Trump Delivers Changes To Healthcare Industry

by ian

Ian Patrick, FISM News

President Trump, joined by Health Secretary Alex Azar and Administrator for CMS Seema Verma, announced multiple rules and changes in the Healthcare industry focusing on drug prices and sales.

The first rule, as stated by Trump, will “save American seniors billions of dollars by preventing middlemen…from ripping off Medicare patients with high prescription prices.” Trump noted how, although most companies have discounts on prescription drugs they provide, middlemen “stop those discounts from going to the patients.” The President said that this rule requires prescription discounts to “go directly to people,” bypassing the middlemen.

The second rule announced by the President focuses on drug prices compared to other countries. Trump noted that many times Americans “pay massively higher prices than other nations pay for the same exact pill from the same factory….We would spend tremendous amounts of money in order to provide inexpensive drugs to another country.” Calling it the “Most Favorite Nation Rule,” Trump says Medicare can look at the lowest price paid for a drug and match that payment for purchases. He expects it to be implemented by January 1 of next year.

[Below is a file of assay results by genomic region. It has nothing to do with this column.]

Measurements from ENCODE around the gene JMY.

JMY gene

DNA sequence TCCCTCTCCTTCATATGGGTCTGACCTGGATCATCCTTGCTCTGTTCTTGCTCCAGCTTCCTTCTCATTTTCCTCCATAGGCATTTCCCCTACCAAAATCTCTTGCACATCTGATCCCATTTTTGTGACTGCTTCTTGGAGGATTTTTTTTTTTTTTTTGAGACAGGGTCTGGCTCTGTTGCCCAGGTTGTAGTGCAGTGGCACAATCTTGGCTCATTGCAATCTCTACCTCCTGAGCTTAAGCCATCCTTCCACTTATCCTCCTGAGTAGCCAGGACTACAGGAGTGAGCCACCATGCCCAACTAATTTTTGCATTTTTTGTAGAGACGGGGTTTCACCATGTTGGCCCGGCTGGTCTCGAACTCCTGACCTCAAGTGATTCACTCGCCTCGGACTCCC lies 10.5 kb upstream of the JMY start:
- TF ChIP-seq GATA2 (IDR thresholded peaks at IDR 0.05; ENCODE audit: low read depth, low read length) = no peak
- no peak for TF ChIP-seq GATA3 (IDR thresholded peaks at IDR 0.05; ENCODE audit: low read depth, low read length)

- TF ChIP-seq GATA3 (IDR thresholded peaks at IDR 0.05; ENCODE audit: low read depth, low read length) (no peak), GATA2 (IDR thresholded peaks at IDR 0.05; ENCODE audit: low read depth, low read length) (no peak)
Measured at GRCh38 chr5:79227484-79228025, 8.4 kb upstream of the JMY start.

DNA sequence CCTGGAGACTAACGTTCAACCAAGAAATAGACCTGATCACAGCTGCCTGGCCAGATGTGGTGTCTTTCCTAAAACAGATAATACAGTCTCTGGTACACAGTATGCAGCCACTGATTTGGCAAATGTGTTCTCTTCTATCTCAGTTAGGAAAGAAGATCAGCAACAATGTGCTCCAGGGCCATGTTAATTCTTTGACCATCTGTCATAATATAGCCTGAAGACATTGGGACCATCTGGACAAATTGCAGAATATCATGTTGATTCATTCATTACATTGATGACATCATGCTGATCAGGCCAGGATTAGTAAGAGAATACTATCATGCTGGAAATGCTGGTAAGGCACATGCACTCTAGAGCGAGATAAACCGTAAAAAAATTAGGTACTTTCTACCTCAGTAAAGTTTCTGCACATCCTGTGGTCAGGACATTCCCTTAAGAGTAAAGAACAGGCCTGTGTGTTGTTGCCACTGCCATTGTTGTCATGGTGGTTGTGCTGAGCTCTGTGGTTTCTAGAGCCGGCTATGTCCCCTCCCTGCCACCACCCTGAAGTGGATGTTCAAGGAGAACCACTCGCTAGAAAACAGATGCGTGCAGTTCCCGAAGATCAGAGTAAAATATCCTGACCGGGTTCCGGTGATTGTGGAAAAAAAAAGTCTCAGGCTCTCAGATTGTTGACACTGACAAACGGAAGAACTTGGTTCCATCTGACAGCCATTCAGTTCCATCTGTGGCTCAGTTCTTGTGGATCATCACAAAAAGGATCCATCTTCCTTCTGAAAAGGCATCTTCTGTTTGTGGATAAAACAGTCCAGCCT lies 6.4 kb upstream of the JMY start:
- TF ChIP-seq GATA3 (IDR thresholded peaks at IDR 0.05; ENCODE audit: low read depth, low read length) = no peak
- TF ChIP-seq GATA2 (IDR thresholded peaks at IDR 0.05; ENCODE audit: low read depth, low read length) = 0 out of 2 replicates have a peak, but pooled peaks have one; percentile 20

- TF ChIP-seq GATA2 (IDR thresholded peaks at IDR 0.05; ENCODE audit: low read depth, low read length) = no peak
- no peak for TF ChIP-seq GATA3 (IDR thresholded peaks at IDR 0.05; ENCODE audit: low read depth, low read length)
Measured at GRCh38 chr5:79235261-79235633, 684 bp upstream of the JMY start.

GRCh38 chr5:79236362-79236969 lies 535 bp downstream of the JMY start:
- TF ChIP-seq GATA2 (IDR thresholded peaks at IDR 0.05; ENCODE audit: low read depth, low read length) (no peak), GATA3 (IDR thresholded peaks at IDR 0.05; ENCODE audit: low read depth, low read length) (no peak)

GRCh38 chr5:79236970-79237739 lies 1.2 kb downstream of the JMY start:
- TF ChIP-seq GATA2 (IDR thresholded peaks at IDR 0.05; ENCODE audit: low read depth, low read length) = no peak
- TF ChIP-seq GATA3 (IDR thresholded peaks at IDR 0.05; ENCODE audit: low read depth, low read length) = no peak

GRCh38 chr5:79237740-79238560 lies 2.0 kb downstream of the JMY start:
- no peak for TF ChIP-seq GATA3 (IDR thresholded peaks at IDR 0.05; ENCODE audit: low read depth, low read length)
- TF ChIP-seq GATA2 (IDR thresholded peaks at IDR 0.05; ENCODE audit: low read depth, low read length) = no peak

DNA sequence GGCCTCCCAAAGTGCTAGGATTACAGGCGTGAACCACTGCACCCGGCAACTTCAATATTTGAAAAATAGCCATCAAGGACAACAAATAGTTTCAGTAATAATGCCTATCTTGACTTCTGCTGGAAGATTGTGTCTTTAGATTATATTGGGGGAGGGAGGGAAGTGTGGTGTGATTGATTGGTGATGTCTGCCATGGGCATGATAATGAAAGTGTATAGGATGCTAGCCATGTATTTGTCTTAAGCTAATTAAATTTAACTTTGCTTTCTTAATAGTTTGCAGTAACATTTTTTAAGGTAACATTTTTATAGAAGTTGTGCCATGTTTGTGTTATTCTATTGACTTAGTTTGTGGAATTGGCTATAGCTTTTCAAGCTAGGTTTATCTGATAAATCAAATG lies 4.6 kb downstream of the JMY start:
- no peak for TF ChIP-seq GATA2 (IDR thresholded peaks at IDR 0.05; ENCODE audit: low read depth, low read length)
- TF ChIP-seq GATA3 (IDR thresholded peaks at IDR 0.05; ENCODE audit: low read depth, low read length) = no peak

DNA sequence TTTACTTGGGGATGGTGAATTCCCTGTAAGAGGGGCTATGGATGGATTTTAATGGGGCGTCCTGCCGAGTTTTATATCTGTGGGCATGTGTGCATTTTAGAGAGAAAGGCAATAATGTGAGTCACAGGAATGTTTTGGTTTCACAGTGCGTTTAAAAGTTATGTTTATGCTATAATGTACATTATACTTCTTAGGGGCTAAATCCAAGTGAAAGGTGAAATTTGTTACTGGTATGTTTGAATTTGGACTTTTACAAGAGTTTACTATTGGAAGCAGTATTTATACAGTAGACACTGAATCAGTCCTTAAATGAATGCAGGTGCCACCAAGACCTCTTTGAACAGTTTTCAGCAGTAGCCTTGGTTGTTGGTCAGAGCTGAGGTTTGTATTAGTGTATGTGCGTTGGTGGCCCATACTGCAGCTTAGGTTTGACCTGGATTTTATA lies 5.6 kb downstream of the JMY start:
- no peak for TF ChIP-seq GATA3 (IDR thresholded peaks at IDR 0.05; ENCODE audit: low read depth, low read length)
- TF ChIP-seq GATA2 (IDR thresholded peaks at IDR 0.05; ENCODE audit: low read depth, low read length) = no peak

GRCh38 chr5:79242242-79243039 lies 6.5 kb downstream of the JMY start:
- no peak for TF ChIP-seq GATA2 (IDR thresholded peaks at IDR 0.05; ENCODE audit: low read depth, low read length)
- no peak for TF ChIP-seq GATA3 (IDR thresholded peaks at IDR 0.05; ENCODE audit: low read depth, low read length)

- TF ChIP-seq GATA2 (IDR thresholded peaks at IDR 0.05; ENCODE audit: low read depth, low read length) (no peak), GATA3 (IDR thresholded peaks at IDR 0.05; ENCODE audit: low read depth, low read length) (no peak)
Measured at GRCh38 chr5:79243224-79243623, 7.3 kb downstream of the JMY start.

The President also ended the “Unapproved Drugs Initiative,” a program created in 2006 which gave the FDA the power of approval for any drug wishing to be “legally marketed,” according to their website. Under this initiative, the FDA was also allowed to remove a drug from stores that was not approved. Trump saw the program as giving the FDA “market exclusivity” on drug prices and said it “caused shortages of important medicines.”

Trump also brought up a rule he signed in at the end of September allowing pharmacies, wholesalers, and states to “legally import” drugs from Canada. He said this could be beneficial for governors looking for an inexpensive drug, if it is needed.

Lastly, the President said he is in the middle of finalizing a deal with federally funded health centers for Epipens and insulin. Azar and Verma supported the initiatives and praised the actions taken for overall transparency and price drops for pharmaceuticals.

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